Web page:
I lived in the Netherlands, where health care is run by huge government-corporate cartels. It is a utility model, and seems to work okay for basic care. You are legally required to buy insurance from a list of approved corporations. According to my Dutch friends, those companies often try to get out of paying the bill, but I'm not sure if that is an exceptional thing or the norm, much as I'm not sure which is the case in the US. I went to a clinic there for a tetanus shot, and it was pretty similar to my clinic experiences in America: 2 hour wait for a 5 minute consult, and 80 euro minimum charge. Not terribly unreasonable considering tetanus would have killed me slowly and painfully 100 years ago - but then again, I was paying cash. My wife-to-be claims that Britain's health care system is awesome; but she hasn't really lived in Britain as an adult so - she knows better than me, but her depth of experience is limited.
But what about socialized healthcare in America? How does that work? By all accounts, Medicaid has its problems, but it's hard to expect much from a program that caters to a relatively small, and unvocal voting bloc... yes, socialized healthcare will disproportionately screw over the poor too, probably even more than our current ER and patchwork program does (unless a lot more of us are poor, but I digress). Medicare, from personal anecdotes, is a ton of paperwork and never pays for everything you need; but it does help quite a bit. The VA, however, is underfunded and should be a national embarrassment, except Americans really don't seem to give a shit about their soldiers after all.
One has to expect that a socialized system would be similar to all three in terms of primary and emergency care (I'm not getting into other aspects today, like the impact on innovation). Since it would serve all but the richest among us (who would pay for better doctors and no waits), it would have to be responsive - at least to some groups. The groups that vote disproportionately, like seniors, would probably benefit at the cost of others. The companies that got in bed with the government and performed well on whatever blunt-instrument statistics the bureaucrats were paying attention to that year would make like bandits.
Another model might be public education. The poor would get screwed, similarly to how they get screwed by our current education system. People would probably be required to go to the nearest hospital regardless of quality, or else spend extra for private care. Doctors and nurses would have to defer to bureaucrats like teachers must defer to curricula, but that's not terribly different than what is happening today with HMOs and PPOs and the rest of the alphabet soup. By all accounts of socialized systems, waits for treatments, surgeries, consults, and everything else would go to insane levels - not a problem, unless you have a degenerative or debilitating illness.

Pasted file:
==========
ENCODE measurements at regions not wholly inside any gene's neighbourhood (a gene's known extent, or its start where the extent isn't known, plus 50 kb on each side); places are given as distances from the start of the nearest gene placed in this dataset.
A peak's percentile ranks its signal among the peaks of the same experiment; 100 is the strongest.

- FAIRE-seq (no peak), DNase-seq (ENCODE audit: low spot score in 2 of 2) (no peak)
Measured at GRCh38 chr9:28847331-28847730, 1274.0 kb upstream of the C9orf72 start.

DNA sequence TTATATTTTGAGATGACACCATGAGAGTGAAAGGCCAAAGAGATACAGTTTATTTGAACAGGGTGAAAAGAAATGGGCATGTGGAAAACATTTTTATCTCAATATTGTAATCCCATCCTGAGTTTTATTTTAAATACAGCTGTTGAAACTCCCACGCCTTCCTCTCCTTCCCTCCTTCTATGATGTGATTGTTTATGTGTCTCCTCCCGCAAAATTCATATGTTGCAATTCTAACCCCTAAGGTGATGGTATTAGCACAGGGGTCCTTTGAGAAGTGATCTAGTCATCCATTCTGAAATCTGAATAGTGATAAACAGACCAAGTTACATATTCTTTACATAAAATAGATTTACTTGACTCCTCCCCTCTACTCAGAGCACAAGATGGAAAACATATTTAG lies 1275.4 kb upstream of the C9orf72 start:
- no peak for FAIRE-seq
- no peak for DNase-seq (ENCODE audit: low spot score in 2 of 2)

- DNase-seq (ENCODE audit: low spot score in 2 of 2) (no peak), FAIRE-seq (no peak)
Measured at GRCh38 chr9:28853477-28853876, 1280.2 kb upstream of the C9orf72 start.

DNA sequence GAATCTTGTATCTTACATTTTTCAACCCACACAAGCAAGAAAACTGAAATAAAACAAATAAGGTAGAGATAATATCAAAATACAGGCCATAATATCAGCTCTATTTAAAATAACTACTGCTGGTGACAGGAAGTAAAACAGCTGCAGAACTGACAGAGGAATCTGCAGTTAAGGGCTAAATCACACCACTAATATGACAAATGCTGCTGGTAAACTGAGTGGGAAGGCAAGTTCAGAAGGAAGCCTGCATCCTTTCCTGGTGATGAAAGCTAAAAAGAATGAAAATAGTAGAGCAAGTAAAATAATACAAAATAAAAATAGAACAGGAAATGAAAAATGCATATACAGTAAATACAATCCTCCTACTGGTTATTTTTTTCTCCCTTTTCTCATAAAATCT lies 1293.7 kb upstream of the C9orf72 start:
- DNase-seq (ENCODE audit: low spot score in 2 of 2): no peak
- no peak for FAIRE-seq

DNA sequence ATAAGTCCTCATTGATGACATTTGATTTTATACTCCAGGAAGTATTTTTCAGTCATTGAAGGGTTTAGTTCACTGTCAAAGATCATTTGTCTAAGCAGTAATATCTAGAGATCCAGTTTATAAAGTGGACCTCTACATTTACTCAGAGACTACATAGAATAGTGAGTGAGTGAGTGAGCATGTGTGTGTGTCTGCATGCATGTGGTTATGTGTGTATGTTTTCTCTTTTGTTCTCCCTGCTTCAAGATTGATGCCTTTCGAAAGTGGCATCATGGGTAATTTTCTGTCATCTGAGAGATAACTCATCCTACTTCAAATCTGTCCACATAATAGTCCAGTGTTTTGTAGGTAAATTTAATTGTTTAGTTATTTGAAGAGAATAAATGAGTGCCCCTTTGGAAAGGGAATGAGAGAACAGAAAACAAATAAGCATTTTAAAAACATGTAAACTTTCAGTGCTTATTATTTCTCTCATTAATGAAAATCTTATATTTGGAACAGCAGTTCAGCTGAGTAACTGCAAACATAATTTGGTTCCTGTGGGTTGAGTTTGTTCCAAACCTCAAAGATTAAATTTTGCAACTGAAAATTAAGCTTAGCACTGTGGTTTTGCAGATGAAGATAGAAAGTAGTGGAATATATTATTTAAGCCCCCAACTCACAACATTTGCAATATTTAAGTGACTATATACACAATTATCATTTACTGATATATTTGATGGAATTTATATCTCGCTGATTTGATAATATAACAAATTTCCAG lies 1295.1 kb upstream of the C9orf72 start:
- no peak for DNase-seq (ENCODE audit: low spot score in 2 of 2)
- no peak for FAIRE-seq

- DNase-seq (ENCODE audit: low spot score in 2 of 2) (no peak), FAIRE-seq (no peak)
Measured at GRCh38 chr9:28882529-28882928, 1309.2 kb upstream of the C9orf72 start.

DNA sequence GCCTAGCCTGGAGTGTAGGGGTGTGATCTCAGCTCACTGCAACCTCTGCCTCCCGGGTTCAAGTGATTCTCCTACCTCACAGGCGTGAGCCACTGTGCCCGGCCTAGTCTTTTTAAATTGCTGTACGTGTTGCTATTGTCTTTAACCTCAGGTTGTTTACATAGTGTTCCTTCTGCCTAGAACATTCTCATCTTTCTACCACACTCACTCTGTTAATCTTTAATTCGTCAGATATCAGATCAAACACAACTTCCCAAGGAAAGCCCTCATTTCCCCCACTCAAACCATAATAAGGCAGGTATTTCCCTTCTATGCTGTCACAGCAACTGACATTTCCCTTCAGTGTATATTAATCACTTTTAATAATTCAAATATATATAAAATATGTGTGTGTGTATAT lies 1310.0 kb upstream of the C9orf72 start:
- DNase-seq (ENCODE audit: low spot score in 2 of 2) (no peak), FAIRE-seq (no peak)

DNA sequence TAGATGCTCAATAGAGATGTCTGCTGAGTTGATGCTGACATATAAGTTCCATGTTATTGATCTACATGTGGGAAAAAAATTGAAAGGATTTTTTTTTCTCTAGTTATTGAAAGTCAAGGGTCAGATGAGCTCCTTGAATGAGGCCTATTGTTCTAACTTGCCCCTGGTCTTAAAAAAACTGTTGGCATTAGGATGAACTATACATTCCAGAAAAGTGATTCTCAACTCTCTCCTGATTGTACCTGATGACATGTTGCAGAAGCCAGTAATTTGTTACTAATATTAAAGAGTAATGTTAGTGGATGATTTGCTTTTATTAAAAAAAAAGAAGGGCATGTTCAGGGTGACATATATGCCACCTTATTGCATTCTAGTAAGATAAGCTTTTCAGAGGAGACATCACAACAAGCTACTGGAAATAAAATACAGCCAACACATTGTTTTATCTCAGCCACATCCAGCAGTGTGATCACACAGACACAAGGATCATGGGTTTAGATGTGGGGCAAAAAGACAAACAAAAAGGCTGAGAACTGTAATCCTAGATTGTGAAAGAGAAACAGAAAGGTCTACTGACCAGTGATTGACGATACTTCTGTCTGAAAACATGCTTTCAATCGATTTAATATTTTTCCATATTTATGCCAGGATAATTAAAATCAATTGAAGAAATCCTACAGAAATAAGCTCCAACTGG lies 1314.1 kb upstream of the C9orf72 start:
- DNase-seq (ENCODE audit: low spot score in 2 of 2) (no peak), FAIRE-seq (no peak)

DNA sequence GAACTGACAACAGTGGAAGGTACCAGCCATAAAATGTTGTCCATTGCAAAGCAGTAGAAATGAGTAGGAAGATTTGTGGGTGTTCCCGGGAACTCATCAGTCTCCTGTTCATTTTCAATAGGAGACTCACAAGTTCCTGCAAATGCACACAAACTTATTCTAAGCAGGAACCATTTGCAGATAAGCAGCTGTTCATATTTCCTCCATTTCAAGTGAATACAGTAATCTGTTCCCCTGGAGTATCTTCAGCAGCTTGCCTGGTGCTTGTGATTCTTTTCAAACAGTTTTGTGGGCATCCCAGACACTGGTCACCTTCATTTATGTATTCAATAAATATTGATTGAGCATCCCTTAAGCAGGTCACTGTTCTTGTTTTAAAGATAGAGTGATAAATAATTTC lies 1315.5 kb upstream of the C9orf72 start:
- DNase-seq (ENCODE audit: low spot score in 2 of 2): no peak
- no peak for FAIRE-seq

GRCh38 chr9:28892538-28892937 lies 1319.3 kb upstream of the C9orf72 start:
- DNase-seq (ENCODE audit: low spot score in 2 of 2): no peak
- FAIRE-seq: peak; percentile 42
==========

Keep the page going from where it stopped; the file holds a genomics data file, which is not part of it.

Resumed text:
Overall, we've been pretty well primed for crappy primary care in this country from 40 years of partially-socialized healthcare already. There is some choice of company, but the regulations and judicial record have forced the hand of most health insurers and providers so that the product is uniformly meh all around. So, going from 5 or 6 huge politically-driven corporations to 1 huge politically-controlled agency probably won't be a devastating jump, but it won't fix people's primary-care complaints either. So it's pretty much a wash. I think, if people had the choice, they would prefer to keep primary care private - it's still the most affordable part of the system, and it's an elastic good in that people can choose to skip this year's physical or flu shot.
Then again, as Baz says, "The real troubles in your life are apt to be things that never crossed your worried mind. The kind that blindsides you at 4 pm on some idle Tuesday." The whole thing gets more complicated when you introduce Really Bad Things. That's next time: catastrophic care. Or will it be medical innovation? Wait and see.